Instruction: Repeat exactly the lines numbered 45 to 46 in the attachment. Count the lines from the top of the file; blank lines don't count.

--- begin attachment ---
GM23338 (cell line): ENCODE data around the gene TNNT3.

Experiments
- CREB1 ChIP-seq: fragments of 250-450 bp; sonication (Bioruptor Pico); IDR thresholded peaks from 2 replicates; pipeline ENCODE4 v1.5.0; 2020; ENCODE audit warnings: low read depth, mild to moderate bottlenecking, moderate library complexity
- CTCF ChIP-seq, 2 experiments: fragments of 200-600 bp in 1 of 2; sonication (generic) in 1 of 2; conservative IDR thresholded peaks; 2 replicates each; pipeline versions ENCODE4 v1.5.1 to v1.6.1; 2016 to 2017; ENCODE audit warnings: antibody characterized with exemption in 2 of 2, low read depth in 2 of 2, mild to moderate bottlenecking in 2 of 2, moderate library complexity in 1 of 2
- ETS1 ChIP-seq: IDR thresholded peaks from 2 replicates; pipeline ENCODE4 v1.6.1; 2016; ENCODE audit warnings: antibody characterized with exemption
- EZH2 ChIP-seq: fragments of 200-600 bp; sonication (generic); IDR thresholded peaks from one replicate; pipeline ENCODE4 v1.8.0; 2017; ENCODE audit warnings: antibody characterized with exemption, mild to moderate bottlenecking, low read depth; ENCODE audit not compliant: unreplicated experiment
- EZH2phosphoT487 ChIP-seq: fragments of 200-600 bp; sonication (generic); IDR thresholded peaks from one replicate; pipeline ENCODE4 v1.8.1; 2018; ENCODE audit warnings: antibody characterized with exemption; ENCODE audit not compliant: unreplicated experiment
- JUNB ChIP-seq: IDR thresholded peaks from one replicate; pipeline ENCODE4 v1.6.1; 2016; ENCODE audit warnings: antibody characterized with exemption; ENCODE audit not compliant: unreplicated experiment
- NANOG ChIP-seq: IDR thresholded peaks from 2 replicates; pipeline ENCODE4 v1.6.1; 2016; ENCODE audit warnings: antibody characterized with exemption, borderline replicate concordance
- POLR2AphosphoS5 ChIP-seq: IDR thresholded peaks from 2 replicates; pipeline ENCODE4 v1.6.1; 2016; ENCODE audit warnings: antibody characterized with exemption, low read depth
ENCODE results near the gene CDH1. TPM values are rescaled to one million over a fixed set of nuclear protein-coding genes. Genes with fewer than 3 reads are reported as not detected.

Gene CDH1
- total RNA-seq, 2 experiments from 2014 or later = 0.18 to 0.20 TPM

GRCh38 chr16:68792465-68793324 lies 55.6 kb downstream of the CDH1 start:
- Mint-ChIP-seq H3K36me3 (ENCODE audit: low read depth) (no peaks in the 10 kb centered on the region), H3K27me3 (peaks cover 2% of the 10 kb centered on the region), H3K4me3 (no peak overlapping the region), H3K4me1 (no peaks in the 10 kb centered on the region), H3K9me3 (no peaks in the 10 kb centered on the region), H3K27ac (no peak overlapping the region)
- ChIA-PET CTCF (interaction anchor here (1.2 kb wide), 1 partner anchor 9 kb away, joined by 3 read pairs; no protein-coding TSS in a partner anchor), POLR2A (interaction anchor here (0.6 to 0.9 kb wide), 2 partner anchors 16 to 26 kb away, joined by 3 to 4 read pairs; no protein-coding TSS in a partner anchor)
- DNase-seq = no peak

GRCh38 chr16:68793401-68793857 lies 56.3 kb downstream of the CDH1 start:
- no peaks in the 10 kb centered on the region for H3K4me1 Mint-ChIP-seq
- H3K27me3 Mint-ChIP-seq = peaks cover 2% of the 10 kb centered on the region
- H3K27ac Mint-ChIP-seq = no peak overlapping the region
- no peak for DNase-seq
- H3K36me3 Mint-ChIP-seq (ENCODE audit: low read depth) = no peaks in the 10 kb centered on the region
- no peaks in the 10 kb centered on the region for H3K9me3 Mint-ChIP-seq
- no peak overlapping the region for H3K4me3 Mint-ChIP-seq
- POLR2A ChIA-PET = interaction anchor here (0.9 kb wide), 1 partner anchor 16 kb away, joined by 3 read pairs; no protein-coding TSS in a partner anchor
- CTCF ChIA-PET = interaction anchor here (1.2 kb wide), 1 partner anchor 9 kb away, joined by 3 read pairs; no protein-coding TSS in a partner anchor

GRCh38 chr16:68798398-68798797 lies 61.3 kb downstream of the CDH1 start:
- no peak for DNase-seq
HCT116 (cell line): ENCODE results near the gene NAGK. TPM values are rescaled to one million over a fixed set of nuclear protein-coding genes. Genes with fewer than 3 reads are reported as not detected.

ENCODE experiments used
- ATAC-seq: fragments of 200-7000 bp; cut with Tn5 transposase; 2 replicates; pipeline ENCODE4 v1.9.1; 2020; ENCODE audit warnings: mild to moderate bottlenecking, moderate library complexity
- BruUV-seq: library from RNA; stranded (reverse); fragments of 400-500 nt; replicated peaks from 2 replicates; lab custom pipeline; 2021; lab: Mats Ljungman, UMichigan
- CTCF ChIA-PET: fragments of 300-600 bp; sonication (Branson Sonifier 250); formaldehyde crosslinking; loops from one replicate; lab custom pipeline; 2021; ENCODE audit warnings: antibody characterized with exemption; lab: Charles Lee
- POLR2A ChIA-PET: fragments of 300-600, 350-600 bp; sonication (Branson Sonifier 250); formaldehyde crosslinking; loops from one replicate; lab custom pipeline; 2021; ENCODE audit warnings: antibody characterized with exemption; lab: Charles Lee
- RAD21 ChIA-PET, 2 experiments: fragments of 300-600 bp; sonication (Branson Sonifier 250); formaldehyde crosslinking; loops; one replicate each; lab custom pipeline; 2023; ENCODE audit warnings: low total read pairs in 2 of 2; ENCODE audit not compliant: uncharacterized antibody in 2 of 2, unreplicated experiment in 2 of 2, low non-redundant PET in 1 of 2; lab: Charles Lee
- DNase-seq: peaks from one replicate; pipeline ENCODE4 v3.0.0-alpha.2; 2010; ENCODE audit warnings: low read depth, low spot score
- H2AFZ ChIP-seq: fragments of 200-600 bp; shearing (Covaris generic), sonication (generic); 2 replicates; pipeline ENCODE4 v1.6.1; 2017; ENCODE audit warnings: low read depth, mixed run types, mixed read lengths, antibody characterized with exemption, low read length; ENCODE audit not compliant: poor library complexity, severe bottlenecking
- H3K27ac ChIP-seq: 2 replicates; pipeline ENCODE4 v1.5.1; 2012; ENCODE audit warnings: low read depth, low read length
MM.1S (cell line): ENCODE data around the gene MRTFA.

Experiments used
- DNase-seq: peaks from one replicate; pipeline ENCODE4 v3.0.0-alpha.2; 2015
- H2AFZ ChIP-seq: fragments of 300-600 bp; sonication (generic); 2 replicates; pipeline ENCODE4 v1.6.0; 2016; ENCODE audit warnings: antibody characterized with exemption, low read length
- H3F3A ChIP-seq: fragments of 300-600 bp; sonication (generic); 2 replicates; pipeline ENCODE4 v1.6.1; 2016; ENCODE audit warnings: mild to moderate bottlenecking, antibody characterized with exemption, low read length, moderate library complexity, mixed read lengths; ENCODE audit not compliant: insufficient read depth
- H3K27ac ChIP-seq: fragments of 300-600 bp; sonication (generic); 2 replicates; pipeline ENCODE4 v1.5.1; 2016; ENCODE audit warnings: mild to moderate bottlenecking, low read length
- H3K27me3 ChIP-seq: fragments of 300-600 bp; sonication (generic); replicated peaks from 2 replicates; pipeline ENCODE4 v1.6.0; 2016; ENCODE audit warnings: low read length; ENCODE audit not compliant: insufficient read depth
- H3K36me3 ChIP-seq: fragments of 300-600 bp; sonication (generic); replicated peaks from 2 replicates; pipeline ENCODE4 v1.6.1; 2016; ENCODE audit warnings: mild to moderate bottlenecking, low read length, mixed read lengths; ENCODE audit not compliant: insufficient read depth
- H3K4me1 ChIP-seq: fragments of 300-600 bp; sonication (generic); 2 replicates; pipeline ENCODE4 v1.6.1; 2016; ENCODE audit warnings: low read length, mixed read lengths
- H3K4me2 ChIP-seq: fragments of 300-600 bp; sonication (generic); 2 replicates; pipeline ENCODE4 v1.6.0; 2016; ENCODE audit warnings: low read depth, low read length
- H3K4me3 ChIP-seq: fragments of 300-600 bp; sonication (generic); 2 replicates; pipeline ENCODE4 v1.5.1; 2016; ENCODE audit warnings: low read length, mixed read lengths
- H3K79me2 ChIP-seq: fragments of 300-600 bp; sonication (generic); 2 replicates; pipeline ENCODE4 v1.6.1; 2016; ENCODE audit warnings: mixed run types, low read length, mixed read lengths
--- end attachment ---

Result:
- H3K27ac ChIP-seq: fragments of 300-600 bp; sonication (generic); 2 replicates; pipeline ENCODE4 v1.5.1; 2016; ENCODE audit warnings: mild to moderate bottlenecking, low read length
- H3K27me3 ChIP-seq: fragments of 300-600 bp; sonication (generic); replicated peaks from 2 replicates; pipeline ENCODE4 v1.6.0; 2016; ENCODE audit warnings: low read length; ENCODE audit not compliant: insufficient read depth